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How Little Things Build Intimacy in Big Ways

How Little Things Build Intimacy in Big Ways

Imagine this scene. There is a blackout in the city. A young couple has planned a romantic and elaborate Valentine’s Day evening together—dinner at an expensive restaurant, excellent tickets for a popular show, expensive gifts for each other.

But now the blackout. No dinner. No show. No way to drop by the jeweler’s to pick up the gifts. Just the two of them in their dark apartment.

It would be easy to call the evening ruined, wouldn’t it? But let’s look more closely at what they’re doing. They’re laughing. They’ve lit as many candles as they can find. They’re pulling ice cream containers from the freezer and eating all the ice cream before it can melt. They’re telling each other stories and sharing secrets they never talked about before.

Maybe they didn’t need the elaborate dinner to be happy, to show each other love, after all.

Sometimes it’s the smallest act of love that makes the biggest difference, like lighting a candle in a blackout. That’s true for people in love with each other; and it’s true for the world, as well. The smallest candle can send out the greatest love.

Jesus said, “remain in my love,” and he wasn’t referring to grand gestures. He was talking about small acts of kindness and love. About living love every day, and not just on the days when we’re “supposed” to. That works for individuals, for couples, for families, and for whole communities.

It can be easy for relationships to get into a rut. Maybe this Valentine’s Day you can imagine what you’d talk about if you were together in a blackout: no TV, no internet, no fancy dinner, just the two of you. What would you talk about?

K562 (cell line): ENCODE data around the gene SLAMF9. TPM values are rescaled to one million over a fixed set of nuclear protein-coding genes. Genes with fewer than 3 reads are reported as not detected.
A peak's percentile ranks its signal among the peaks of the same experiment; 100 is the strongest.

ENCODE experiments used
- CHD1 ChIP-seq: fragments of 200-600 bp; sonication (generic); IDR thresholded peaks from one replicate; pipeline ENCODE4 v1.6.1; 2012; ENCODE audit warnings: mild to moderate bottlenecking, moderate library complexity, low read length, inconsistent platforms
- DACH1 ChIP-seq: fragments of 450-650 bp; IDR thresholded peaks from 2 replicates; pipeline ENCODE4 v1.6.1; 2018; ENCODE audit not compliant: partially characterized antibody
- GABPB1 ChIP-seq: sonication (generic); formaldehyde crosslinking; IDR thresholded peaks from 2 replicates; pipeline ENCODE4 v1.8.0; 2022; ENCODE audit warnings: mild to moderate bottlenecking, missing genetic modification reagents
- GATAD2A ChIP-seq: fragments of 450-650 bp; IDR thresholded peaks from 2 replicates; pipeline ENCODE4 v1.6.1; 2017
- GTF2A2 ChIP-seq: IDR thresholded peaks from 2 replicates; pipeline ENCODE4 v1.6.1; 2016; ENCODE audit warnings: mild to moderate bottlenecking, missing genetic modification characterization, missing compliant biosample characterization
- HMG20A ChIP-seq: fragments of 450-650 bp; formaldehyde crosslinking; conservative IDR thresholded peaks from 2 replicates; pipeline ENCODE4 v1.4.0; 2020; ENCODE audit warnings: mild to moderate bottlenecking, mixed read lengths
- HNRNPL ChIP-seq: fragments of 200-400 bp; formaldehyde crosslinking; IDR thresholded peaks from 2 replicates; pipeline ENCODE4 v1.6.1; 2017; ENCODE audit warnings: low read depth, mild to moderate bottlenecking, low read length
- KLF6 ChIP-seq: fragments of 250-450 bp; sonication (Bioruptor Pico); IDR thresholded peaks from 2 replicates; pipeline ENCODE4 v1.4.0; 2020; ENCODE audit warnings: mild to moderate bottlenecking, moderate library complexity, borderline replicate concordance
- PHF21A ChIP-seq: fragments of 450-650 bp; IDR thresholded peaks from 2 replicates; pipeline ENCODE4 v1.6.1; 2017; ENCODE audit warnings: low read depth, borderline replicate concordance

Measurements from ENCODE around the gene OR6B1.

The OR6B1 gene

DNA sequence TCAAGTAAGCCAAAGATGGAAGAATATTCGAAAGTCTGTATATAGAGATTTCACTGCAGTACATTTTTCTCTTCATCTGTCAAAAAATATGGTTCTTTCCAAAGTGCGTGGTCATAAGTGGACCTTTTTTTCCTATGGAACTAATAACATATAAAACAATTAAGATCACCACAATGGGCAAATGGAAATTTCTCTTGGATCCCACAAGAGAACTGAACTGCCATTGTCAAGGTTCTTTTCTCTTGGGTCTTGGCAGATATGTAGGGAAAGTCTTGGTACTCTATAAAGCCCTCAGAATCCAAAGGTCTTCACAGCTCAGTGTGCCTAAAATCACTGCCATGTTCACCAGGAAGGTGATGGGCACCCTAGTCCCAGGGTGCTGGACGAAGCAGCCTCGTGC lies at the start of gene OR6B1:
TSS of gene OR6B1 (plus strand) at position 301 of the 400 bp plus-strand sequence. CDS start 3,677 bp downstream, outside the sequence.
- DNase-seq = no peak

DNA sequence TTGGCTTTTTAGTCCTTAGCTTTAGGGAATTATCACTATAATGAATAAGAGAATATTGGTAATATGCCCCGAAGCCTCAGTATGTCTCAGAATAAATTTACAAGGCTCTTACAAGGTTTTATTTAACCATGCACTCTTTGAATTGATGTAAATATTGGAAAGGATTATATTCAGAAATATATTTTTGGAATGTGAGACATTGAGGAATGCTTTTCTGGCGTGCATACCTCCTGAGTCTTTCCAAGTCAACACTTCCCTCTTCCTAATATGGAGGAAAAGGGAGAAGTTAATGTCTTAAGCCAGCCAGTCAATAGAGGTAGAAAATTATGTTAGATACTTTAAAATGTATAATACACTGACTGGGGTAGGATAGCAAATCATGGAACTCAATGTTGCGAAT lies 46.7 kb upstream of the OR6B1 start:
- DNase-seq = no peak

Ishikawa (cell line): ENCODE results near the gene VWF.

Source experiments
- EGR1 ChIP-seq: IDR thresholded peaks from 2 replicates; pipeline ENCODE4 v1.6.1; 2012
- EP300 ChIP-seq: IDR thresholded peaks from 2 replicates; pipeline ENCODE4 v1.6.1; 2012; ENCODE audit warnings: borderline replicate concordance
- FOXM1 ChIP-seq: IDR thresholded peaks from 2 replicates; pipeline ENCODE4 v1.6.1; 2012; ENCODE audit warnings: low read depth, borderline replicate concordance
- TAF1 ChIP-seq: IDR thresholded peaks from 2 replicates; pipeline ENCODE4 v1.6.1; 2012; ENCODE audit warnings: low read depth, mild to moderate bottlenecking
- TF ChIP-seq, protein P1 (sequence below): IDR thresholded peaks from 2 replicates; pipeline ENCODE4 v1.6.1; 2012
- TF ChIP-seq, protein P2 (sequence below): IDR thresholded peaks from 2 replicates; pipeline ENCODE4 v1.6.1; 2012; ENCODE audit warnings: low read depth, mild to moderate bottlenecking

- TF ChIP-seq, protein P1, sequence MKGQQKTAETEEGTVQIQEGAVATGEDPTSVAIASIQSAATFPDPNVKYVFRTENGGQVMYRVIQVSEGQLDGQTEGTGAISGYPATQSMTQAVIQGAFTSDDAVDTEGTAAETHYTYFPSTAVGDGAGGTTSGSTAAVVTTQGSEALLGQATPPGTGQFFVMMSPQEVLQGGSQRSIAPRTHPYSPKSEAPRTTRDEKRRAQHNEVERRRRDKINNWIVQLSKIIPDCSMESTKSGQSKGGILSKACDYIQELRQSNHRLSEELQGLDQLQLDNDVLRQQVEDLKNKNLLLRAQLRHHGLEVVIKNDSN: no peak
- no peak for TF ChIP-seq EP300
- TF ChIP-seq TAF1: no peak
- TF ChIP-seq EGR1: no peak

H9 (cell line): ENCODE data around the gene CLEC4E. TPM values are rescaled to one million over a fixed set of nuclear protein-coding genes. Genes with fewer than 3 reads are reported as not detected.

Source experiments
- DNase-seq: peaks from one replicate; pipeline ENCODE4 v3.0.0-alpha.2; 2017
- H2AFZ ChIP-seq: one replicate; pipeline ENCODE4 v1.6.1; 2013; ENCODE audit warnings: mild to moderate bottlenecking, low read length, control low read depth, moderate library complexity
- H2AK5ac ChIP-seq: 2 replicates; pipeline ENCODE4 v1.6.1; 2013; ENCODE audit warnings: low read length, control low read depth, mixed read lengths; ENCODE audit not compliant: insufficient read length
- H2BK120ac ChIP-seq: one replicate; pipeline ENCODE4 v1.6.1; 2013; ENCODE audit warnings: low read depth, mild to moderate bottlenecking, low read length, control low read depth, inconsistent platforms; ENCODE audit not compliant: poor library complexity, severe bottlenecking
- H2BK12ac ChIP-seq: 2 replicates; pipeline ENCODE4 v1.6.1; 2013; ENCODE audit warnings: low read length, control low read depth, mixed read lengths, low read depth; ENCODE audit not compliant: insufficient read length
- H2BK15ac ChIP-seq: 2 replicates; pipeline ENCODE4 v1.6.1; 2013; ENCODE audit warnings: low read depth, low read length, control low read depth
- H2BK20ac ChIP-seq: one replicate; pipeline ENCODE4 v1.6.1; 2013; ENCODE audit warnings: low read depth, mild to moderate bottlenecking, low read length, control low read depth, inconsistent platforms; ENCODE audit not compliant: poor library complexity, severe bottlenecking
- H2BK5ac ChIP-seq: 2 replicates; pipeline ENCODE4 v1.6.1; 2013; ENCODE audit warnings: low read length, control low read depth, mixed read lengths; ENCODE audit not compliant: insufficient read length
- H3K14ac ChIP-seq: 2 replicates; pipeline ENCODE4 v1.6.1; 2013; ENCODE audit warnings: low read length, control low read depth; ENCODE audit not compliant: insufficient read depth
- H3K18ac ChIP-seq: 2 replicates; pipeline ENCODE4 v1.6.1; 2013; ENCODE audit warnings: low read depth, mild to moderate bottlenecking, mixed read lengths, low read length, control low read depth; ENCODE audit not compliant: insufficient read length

So here to help are six conversation starters for breathing new life into your marriage (whether or not there’s a blackout!):

  1. What was your favorite book as a child? Why did you love it? If you chose different books, what do they tell you as yourselves as individuals and now as a couple?
  2. What would you do on a “perfect” day together? What would make it perfect?
  3. Did you pray as a child? What was the first prayer you can remember saying? What was the prayer you loved the most?
  4. What surprised you the most about married life? What have you found most enriching about being married?
  5. What is one way that being married has made you a better person? How has your spouse contributed to your growth?
  6. What are the strongest and weakest parts of your relationship? How can you make the weak parts stronger?

As you talk together, you may find many more questions that open up new or different perspectives on your marriage. Don’t wait until next Valentine’s Day to talk about them! Maybe you can schedule a “blackout evening” from time to time: light a candle, eat some ice cream, laugh together, and remember why you chose each other in the first place.

Love isn’t always in the grand gestures. Jesus calls us to love everyday—when we feel like it, and when we don’t feel like it. The smallest moments can offer opportunities to express love… if we’re open to seeing them.

Happy Valentine’s Day!

by Jeannette de Beauvoir

 

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Living the Faith Today, Family

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